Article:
7. Build relationships in bookstores.
My pitch is Pitch Perfect.
Pitch. Query letter
3 to 10 sentences. Like the back of a DVD box.
- Title, page count, genre,
Log lines. 1 sentence description of a book.Building blocks of pitch
1. Introduce main character
2. Say something is interesting about the character. Introduce what the main character wants
3. Introduce inciting incident
4. What is the main conflict of the book?
5 What’re the complications?
6. Unclear wrap up
7. The stakes.
8. Short lines. Be specific. Don’t be general. Internal and external struggle.
Create emotion. No subplots.
Bio that is relevant.
My pitch is far from Pitch Perfect.
Chuck’s Guide to literary agents blog.
Opening of the book
2. Probability. Sincere honorable all on the table
3. Power. You are the only person who could write this
4. Problem. Feel that something is coming but not necessarily the conflict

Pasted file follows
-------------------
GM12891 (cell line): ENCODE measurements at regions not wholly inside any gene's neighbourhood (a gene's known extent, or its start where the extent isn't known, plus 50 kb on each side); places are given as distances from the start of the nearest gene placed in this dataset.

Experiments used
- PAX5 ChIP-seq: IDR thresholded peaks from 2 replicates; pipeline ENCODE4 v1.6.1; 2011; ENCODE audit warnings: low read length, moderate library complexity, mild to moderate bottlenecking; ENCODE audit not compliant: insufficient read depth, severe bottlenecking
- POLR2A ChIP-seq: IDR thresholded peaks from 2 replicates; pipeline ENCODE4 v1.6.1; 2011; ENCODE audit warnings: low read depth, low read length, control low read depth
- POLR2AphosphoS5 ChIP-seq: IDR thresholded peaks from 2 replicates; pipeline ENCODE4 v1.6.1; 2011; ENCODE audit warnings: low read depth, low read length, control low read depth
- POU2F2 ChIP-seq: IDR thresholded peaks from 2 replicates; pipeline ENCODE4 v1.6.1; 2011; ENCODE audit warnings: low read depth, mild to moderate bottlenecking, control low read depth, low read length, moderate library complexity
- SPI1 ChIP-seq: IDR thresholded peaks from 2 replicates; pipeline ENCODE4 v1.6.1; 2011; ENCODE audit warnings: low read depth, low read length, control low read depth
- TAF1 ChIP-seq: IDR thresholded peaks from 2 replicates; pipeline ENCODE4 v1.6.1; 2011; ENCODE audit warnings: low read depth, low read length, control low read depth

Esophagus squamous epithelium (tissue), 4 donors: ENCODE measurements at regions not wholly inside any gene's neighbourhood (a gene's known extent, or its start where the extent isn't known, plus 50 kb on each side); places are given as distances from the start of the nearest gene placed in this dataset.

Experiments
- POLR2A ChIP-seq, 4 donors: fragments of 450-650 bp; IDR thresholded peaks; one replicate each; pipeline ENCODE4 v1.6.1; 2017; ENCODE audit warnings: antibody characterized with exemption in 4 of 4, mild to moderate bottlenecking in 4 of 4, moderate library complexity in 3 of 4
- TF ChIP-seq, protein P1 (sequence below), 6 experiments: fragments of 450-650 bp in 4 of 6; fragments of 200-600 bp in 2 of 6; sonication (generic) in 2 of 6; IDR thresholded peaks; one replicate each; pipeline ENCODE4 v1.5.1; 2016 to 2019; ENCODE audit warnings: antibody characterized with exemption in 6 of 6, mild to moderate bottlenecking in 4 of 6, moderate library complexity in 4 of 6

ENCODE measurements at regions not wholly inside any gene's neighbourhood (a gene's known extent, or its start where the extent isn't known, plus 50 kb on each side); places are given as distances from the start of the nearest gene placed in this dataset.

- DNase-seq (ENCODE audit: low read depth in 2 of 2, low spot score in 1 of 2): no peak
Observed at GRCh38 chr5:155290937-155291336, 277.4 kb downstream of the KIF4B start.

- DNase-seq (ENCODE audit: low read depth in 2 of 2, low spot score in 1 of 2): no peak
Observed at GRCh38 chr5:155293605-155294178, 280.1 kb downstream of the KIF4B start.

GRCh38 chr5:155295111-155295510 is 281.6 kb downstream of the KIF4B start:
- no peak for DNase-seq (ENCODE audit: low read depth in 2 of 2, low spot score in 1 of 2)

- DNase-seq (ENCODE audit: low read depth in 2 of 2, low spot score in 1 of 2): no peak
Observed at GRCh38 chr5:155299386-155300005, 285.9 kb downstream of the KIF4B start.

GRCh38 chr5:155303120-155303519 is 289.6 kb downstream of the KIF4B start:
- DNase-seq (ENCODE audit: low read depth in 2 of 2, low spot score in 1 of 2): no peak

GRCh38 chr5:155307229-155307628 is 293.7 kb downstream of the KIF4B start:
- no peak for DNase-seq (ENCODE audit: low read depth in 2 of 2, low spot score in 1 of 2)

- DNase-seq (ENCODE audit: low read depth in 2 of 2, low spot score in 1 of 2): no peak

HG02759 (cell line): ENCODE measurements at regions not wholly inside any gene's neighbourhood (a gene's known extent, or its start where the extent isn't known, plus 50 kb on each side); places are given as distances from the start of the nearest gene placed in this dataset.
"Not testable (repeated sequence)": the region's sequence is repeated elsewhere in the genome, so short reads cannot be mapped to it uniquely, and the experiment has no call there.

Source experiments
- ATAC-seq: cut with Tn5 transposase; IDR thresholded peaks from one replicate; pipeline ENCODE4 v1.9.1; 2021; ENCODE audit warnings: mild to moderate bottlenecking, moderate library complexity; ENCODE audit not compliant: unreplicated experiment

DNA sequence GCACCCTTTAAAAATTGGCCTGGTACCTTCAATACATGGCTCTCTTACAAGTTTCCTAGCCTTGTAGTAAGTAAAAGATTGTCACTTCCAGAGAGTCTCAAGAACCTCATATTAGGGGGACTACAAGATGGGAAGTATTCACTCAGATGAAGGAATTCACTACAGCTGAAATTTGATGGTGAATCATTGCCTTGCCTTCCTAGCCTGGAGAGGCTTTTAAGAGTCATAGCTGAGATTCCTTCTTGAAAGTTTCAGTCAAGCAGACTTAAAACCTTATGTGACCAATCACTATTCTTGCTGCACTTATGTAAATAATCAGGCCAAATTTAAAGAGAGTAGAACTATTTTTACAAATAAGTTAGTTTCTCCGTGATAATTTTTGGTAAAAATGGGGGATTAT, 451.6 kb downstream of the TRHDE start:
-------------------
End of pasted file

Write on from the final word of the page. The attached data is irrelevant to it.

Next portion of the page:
5. Possibilities. Sense
6. People. Character driven vs plot driven
7. Plot. Do it well.
Editing. 1 round to 7 rounds. 9 months to a year
3 to 4 years to get it published
Endings: Climax or big bang
Character, conflict and choice.
Flashbacks need to be organic. Part of someone’s memory
Avoid italics. Use for emphasis only
Very little marketing spend. Mostly none. You do the marketing
Band together with other writers
Social media… The author has to be promoting
Twitter. Definitely. Ugh.
Be realistic with your expectations
Every milestone doesn’t change your life. Manage your expectations
Hard to break through the noise.
Contact bookstores. Indies. Build relationships through twitter. Drive around to bookstores and sign them when travel. Booksellers are recommending
Biggest challenge… Getting word out about the book and distribution
Ask What if.
Should I outline or not. Yes. Do whatever you need to.
Laptop or pen and paper. Yes. Do whatever you want.
Research. Don’t let research stop you from writing.
If you are good at anything else besides writing, don’t be a writer